Date of Award


Degree Type


Degree Name

Doctor of Philosophy



Major Professor

Edmund Perfect

Committee Members

Larry McKay, Melanie Mayes, Jaehoon Lee


The relationship between the volume of water occupying pores in soil or rock and its energy state is called the capillary pressure–saturation function. This is an important hydrogeologic property needed for modeling multiphase flow and transport. Standard methods used to determine capillary pressure–saturation behavior produce volume averaged functions rather than point functions. Average functions can produce erroneous simulations in flow models. Analytical expressions permit extraction of point functions from average functions, and predictions of average functions from point function parameters. These concepts are discussed in Chapter I.

Chapter II compares average and point functions from centrifugation of Berea sandstone, glass beads, and Hanford sediments. The averaging method smoothed out the drainage process, yielding less steep capillary pressure-saturation functions compared to the point functions. Maximum deviations in saturation between the two methods ranged from 0.08 to 0.28 cm3 [cubic centimeters] cm-3, and generally occurred at low suctions. These discrepancies can lead to inaccurate predictions of hydraulic properties.

Chapter III presents computer simulations using the STOMP numerical model to simulate CO2 [carbon dioxide] injection into saline aquifers for geologic sequestration. Average function parameters were compared to point parameters. Simulations using point parameters have injection flow rates 1.36 times faster than the injection flow rates produced by simulations based on the average parameters. The cost of CO2 injected at a gas pressure of 1.5 x 107 Pa [Pascals] was $0.87 [0.87 dollars] per ton using the average parameter set and $0.65 per ton of CO2 injected using the point parameter set.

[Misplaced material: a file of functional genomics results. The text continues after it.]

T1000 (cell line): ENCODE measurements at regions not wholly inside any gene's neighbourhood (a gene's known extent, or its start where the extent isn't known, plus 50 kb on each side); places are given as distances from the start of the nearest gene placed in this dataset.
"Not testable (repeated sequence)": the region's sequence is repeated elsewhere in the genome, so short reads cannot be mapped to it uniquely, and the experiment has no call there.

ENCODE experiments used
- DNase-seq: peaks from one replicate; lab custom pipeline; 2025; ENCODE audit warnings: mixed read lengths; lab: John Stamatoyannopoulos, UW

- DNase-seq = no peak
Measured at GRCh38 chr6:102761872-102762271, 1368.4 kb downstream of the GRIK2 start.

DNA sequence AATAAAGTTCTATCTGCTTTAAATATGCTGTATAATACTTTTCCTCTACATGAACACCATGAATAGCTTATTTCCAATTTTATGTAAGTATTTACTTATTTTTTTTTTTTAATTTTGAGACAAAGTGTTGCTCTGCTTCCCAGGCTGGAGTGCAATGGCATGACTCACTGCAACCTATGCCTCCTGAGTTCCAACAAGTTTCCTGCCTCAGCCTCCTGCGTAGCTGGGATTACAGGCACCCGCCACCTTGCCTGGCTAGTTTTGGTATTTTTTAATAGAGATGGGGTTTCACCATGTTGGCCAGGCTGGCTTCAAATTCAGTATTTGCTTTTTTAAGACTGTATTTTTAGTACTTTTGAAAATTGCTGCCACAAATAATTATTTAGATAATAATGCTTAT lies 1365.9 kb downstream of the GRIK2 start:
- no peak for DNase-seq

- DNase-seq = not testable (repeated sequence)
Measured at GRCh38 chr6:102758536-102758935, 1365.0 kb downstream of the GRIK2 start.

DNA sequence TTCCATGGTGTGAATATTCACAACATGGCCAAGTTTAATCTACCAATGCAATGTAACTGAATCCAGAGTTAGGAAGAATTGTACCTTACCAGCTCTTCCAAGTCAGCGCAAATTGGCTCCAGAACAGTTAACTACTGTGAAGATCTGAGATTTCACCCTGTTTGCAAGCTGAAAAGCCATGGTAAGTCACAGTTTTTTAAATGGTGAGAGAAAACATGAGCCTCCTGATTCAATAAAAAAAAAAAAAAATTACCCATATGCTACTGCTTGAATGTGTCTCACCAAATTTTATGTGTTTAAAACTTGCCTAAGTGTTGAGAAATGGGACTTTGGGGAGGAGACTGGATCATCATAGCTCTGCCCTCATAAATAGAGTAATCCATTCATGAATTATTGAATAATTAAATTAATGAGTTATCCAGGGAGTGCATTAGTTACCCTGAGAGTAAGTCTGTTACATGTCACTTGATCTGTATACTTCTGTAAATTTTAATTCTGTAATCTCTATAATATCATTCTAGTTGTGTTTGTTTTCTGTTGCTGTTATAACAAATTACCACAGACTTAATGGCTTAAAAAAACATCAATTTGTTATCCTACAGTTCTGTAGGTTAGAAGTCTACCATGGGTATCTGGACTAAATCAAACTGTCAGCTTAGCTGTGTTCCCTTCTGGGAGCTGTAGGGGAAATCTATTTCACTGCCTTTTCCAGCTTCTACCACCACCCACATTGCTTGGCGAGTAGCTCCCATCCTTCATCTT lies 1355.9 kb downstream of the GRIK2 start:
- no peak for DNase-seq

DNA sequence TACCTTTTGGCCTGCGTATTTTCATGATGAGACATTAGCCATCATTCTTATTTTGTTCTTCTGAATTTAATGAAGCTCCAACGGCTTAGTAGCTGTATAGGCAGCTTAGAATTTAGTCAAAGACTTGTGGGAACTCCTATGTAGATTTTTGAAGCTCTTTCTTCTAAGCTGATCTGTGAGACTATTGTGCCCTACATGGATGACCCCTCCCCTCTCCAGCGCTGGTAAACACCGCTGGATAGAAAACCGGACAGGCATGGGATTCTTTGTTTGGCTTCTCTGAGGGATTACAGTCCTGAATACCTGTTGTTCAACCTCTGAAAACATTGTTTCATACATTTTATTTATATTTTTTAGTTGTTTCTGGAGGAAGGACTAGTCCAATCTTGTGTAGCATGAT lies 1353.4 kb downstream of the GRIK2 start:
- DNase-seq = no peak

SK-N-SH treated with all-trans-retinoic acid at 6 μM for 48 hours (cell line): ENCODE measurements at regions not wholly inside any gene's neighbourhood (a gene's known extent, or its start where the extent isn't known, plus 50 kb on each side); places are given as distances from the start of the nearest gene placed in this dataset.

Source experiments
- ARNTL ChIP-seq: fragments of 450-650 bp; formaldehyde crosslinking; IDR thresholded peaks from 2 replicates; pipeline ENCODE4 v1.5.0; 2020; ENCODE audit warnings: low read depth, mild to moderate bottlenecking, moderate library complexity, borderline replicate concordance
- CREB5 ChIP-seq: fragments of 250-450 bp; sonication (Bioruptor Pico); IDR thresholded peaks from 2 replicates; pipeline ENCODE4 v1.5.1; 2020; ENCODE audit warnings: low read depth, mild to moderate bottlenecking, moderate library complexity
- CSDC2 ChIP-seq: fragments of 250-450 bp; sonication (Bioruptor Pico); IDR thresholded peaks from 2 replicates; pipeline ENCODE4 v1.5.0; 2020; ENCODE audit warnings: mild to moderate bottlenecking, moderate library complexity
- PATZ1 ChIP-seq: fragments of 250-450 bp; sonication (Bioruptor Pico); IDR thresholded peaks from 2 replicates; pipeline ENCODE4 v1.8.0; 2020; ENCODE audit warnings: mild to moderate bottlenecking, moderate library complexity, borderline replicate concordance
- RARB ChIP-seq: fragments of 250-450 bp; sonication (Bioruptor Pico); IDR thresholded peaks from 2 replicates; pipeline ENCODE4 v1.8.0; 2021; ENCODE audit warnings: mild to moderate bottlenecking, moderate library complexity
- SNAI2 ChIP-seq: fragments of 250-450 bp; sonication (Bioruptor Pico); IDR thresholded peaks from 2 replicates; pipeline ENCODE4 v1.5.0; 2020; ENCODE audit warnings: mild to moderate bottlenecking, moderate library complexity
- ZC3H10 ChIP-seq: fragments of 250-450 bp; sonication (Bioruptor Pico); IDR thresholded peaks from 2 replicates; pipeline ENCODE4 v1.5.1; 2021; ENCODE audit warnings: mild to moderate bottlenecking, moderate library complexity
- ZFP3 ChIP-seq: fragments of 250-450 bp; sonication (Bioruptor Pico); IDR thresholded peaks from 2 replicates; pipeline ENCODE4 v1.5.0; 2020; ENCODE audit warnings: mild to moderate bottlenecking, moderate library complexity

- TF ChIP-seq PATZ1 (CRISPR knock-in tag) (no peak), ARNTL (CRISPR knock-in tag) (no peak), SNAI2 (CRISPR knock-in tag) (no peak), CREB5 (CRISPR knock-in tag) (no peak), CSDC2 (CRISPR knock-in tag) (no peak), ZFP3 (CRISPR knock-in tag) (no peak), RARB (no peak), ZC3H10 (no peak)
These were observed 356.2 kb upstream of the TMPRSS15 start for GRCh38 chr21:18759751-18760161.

Chapter IV evaluates analytical expressions that relate point functions to average functions. These expressions can extract point parameters from average functions, and estimate average functions from point parameters. Average functions for nine columns of Flint sand between 4.3 cm and 55.0 cm tall were predicted from point functions and compared to average functions measured using the hanging column method. Agreement was generally good. Predictions of point parameters from observed average retention data produced variable results compared to point parameters measured by neutron imaging. Chapter V summarizes results from the preceding three chapters and provides some suggestions for future research.

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